Hold that camera in your hands–the one you have now–as what it is, the tool that you can use to capture your vision.
Unleash yourself on a learning spree, take lots and lots of pictures, and again, learn from what you do. Ultimately, you are the author of that signature.
Welcome back and thanks for reading Imagine That!
If you like what’s on the blog, let us know by commenting! To keep updated with new posts, subscribe to Imagine That! by clicking on the RSS Feed button on the upper right of the Homepage. It would also be cool to be friends with you on Facebook, or connect with you on Twitter.
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Be a Photographer, Not a Lens Changer
That the 5DMkIIâ€™s mirror came loose is a blessing.
The 60D this week proved to me that it is a great tool for travel photography. I had traveled with the 60D before, to Bhutan in the wintertime, and I noticed that it suffered a bit from condensation that happened when it was very cold outsideâ€”the viewfinder fogged up, and the photos came out with their very own involuntary blurring, which made focusing a challenge. The camera also feels very light in the hands. For someone used to the hefty Nikon D3 combined with the weight of a 24-70mm f/2.8 Nano lens, I didnâ€™t feel that the 60D was a solid machine in my hands.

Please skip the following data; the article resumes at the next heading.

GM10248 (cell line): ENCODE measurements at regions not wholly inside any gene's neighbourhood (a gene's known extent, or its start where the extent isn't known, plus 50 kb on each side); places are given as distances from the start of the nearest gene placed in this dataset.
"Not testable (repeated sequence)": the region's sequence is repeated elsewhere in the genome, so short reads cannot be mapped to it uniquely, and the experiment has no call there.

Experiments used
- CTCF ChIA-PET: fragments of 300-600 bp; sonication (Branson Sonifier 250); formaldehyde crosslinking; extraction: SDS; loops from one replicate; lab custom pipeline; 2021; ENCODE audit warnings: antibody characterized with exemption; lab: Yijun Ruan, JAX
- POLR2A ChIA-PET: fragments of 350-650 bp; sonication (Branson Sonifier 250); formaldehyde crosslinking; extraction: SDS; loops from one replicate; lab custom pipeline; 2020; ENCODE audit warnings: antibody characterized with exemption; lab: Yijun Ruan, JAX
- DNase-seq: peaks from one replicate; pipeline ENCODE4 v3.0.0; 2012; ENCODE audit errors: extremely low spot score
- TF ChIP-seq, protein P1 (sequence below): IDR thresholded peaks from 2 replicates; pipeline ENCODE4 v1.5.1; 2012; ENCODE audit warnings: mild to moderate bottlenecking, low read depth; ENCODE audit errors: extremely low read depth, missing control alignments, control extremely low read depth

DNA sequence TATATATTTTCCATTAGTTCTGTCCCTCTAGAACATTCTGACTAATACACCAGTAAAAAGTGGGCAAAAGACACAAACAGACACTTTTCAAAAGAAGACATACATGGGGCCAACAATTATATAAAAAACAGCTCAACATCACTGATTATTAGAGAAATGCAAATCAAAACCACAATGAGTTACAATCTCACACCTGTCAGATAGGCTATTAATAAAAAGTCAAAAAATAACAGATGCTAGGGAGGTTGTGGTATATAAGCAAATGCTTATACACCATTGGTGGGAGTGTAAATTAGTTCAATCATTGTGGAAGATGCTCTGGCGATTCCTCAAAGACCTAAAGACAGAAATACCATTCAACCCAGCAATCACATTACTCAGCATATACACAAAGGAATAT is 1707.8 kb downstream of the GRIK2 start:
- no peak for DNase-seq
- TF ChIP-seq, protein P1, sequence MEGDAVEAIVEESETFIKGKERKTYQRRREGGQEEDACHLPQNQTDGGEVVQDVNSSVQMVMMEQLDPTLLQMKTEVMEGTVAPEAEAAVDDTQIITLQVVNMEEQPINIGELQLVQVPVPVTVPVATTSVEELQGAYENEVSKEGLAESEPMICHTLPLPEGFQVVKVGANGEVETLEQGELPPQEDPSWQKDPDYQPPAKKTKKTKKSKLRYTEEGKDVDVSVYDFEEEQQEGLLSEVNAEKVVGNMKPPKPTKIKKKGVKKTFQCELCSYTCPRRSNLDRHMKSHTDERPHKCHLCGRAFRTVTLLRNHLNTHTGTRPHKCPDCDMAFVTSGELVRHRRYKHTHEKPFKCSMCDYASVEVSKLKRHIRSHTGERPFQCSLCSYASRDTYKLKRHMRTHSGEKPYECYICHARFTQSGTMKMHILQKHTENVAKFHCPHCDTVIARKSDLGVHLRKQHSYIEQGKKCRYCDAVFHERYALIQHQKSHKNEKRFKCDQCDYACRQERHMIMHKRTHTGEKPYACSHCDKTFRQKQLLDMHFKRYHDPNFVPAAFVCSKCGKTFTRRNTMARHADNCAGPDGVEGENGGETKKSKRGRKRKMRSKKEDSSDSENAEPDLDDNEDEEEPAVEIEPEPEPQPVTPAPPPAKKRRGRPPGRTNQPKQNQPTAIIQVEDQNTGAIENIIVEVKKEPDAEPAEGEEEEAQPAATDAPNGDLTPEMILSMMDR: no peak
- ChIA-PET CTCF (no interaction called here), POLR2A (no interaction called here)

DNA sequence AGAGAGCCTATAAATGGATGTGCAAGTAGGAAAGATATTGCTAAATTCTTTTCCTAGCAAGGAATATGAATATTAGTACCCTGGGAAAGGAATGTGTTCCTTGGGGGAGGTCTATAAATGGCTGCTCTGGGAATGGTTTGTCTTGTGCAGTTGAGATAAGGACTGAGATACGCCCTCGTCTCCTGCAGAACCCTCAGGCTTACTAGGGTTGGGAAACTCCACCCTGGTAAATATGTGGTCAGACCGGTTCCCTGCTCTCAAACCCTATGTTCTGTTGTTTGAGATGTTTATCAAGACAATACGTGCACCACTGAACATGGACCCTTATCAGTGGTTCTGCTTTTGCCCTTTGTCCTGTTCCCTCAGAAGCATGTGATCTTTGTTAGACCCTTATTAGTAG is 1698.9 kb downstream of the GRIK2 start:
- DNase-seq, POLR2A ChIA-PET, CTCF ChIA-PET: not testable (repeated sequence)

But for the past two weeks in California, Iâ€™ve been using the 60D every day, and it has proven to be a great camera. Three things I have come to love about the 60D are its weight (yes!), the vari-angle LCD screen, and its compatibility with Canonâ€™s EF lenses.
Since this assignment requires me to bring three lenses, Iâ€™ve come to appreciate the lighter weight of the 60D. Roaming the countryside from sunup to sundown, the camera sits well in my favorite Crumpler 6 Billion Dollar Home with the 50mm f/1.2, the 16-35mm f/2.8, and the 70-200mm f/2.8. Also always in my bag are an Epson P-7000, extra camera batteries, a notebook, passport, iPod, a polarizing filter in its case, a screw-on ND filter in its case. Usually, the bag would bulge because with the rest of the inventory, I had to pack in the D3, and the bulk of its grip would hit into my hip constantly; the weight of course made my shoulder ache. With the 60D, the bag felt slim, kept its shape, and didnâ€™t have the bulging it usually experienced. Iâ€™ve been walking with this sling bag every day for at least 12 hours, I rarely put it down even when making long exposure sunset shots, and my shoulders are fine. The weight of the 60D is definitely a plus for an itinerant photographer.